Chinese scientists have excavated a 170-meter ice core from glaciers located nearly 6,000 meters above sea level in northwest China's Qinghai Province.
The drilling was completed on Saturday at the summit of an ice field on Mount Anyemaqen, whose peak stands 6,282 meters above sea level in Golog Tibetan Autonomous Prefecture, Qinghai Province, according to the local department of science and technology.
It was conducted by scientists who launched a glacier research project in October at the headwater regions of the Yellow and Lancang rivers, as part of China's second comprehensive scientific expedition to the Qinghai-Tibet Plateau.
The retrieved ice core, drilled at the headwater region of the Yellow River, could provide high-resolution data on the region's climate and environmental changes dating back thousands of years, allowing scientists to analyze the amount of precipitation, temperature and other information from a specific year or even season, said Xu Baiqing, who heads the research team.
It supports the study of changes in the mass balance of glaciers on Mount Anyemaqen, which is of great significance for understanding the response of glaciers to climate change, the role of glaciers as water resources and the ecological environment of the Qinghai-Tibet Plateau, said Xu.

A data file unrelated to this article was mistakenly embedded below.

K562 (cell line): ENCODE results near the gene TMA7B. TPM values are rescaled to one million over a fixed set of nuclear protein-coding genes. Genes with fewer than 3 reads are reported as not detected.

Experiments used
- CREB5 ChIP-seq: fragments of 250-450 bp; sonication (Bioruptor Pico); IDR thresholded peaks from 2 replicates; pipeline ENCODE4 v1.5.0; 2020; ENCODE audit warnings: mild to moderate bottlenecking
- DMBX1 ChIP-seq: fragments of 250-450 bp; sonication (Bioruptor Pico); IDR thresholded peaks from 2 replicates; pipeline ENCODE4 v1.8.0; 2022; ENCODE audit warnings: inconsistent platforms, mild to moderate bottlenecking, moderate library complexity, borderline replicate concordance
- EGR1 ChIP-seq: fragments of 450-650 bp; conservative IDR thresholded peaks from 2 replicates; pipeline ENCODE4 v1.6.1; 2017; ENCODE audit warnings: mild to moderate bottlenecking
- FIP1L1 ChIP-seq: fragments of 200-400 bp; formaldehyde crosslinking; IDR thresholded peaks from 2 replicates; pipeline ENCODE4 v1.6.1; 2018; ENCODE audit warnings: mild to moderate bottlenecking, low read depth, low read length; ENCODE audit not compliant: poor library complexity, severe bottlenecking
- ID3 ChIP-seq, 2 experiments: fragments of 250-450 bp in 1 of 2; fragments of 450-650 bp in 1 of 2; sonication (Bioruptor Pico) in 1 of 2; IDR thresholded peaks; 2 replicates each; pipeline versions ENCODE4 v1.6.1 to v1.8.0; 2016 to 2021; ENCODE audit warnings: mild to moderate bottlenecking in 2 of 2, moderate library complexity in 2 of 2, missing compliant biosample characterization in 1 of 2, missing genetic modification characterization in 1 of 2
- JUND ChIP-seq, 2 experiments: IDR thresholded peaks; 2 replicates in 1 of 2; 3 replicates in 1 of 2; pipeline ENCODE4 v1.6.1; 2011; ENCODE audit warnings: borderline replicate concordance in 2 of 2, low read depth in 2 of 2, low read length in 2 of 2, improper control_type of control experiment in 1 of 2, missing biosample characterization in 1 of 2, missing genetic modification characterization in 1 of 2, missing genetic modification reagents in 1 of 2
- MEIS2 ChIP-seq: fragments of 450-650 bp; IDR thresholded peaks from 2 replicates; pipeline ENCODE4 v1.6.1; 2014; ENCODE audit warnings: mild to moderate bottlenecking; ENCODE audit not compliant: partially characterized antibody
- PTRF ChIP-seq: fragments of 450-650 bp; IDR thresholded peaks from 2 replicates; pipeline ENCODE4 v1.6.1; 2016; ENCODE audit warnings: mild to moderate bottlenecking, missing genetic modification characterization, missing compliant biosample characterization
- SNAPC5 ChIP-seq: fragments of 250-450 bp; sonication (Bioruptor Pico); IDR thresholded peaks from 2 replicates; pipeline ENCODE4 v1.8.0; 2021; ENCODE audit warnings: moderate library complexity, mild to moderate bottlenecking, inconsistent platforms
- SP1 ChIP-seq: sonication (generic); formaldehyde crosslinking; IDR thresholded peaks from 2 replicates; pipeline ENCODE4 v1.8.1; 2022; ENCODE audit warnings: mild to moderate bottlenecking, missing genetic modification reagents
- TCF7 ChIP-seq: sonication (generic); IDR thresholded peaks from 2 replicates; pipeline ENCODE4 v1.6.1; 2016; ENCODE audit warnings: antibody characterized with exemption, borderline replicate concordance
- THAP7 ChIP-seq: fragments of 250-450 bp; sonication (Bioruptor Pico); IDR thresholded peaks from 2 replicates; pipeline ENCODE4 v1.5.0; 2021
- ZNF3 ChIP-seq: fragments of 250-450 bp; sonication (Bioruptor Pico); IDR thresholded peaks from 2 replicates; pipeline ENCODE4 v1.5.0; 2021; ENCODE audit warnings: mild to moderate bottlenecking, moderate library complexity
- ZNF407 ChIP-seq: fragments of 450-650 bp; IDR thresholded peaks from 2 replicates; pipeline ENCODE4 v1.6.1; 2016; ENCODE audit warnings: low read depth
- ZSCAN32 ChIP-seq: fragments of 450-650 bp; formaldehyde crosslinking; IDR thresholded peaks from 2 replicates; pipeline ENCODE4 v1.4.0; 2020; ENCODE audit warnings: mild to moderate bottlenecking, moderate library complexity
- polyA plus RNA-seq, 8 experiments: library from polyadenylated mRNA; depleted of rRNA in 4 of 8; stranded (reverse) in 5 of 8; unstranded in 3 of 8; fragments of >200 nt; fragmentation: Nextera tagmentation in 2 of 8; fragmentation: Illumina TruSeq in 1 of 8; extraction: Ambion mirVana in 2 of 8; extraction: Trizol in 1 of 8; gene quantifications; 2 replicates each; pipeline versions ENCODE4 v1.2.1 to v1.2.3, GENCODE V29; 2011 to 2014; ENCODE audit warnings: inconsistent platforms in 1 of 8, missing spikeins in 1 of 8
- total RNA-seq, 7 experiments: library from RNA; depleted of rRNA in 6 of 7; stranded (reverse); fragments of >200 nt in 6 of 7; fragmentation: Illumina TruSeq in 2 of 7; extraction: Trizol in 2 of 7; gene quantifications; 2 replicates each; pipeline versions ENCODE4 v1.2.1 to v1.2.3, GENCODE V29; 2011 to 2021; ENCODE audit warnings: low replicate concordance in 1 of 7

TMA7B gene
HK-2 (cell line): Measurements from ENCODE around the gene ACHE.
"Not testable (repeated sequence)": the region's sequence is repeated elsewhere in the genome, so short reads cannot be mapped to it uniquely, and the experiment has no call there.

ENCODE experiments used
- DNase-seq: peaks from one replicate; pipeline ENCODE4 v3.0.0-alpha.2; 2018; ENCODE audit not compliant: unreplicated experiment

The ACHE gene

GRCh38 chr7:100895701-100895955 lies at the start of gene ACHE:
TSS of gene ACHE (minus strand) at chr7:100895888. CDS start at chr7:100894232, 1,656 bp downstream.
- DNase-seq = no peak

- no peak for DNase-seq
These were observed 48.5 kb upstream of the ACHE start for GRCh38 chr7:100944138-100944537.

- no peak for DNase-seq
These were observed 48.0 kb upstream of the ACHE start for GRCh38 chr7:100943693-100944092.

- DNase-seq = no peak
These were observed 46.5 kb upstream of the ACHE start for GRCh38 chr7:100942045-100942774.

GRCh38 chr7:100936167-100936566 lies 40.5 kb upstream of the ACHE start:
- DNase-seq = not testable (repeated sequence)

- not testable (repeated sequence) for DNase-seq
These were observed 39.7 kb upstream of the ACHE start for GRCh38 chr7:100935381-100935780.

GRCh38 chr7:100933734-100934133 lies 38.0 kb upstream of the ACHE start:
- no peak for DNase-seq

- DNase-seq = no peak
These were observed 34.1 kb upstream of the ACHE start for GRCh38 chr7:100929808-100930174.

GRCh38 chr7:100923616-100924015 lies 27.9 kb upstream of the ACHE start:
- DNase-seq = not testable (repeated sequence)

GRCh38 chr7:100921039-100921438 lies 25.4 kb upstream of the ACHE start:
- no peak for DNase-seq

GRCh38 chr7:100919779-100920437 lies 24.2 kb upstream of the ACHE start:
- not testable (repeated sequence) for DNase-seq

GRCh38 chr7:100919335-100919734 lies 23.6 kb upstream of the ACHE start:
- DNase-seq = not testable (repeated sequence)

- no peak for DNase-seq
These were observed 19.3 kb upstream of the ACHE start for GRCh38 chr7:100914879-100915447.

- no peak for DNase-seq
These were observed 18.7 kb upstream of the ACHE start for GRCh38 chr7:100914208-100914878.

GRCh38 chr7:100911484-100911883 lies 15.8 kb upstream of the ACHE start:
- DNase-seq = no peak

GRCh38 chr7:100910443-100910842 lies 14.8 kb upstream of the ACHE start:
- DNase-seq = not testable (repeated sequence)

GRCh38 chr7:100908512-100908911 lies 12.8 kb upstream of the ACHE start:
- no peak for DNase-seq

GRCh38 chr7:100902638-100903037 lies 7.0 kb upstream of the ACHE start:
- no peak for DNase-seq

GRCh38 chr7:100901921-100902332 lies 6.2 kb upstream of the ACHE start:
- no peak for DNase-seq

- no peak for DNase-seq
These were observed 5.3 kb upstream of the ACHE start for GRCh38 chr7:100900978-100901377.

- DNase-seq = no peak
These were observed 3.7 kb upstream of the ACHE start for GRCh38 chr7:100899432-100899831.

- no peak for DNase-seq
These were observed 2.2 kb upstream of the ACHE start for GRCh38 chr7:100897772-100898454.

The information is especially valuable today as Earth is experiencing a trend of global warming, he added.
The Qinghai-Tibet Plateau, also known as the roof of the world, has the world's third-greatest distribution of glaciers, following the South Pole and the North Pole.
China launched the second comprehensive scientific expedition to the Qinghai-Tibet Plateau in June 2017, 40 years after the first expedition. Over a period of five to 10 years, the expedition members will conduct a series of studies focusing on the plateau's glaciers, biodiversity, and ecological and climate changes.